The current analysis sought to begin to prioritize among these hypotheses by asking a group of A&F intervention stakeholders to assess which theory-motivated hypotheses would be most likely to advance the field if prioritized for future research. By identifying the hypotheses thought to be the highest priority by these stakeholders, we hope to accelerate the testing of key questions, create a more coordinated approach to advancing this field, and more efficiently lead to more effective A&F interventions.
We conducted a web-based survey that asked stakeholders to prioritize among previously identified theory-motivated hypotheses . Ethics approval was obtained from the Ottawa Health Sciences Network Research Ethics Board. The informed consent process was described in a participant information sheet as being obtained by clicking the survey link. We applied the Checklist for Reporting Results of Internet E-Surveys (CHERRIES) to report this study .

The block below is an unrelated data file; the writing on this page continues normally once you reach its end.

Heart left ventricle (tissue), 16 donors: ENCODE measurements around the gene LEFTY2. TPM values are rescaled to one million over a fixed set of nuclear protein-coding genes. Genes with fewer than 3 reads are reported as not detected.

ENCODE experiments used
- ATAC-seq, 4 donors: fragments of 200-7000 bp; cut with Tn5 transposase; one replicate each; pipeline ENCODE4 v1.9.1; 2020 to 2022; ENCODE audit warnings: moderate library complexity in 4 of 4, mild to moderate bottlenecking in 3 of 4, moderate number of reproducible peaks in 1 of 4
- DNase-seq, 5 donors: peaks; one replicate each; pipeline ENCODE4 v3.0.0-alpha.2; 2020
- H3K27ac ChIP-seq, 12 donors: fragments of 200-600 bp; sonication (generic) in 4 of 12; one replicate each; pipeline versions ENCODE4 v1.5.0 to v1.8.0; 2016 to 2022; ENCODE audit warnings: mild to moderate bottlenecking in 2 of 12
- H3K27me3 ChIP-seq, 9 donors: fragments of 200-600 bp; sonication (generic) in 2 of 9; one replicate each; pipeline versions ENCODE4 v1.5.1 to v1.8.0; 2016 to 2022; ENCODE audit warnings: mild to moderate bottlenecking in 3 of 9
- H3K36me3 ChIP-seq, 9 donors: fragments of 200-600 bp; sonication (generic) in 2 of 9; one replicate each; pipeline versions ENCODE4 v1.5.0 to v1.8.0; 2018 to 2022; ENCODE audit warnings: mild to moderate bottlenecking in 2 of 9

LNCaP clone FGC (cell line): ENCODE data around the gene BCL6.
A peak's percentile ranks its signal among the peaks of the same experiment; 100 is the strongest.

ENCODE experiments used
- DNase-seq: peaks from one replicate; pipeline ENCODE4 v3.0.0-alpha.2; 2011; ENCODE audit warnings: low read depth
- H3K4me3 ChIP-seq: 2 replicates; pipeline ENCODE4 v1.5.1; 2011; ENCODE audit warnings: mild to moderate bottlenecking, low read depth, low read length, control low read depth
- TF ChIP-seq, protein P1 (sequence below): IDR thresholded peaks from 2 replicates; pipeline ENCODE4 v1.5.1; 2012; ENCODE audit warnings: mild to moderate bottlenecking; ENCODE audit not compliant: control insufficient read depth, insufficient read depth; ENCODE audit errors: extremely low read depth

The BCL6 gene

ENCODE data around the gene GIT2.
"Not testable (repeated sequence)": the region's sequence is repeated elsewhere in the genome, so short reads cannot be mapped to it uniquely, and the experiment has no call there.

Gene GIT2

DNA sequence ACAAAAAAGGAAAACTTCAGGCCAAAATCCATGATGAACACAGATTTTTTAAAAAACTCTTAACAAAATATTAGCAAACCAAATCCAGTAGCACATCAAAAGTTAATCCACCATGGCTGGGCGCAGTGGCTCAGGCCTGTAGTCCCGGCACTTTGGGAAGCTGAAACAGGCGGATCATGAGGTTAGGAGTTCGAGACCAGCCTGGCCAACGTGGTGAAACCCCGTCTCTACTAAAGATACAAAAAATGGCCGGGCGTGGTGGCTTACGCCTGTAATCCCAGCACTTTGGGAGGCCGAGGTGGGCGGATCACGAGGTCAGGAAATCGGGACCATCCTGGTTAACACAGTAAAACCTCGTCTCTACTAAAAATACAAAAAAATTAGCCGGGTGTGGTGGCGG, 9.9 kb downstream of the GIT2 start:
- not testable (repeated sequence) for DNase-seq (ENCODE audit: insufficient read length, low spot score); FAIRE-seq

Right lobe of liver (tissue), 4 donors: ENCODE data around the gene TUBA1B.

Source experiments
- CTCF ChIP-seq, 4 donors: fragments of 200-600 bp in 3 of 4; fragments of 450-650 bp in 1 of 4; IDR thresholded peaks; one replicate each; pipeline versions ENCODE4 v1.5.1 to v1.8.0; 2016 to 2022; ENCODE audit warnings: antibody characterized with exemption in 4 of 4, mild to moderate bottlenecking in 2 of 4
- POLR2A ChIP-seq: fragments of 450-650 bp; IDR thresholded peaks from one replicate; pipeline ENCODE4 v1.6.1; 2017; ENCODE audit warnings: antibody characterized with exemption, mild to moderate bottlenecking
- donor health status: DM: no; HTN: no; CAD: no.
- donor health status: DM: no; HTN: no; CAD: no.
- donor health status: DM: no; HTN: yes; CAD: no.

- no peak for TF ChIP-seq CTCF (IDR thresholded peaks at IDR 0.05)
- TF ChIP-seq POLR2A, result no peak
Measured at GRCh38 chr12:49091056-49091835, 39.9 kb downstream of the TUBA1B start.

We defined our sampling frame to be 1) researchers with experience in studying or developing A&F interventions, 2) methodologists from organizations who routinely provide A&F interventions, and 3) knowledge users with specific expertise in A&F interventions. Using participant lists from several international meetings of A&F intervention science and implementation, we were able to generate a list of 211 individuals (75 male, 136 female) coming primarily from Canada (66%), the UK (27%), and other countries (7%).
Developing the prioritization list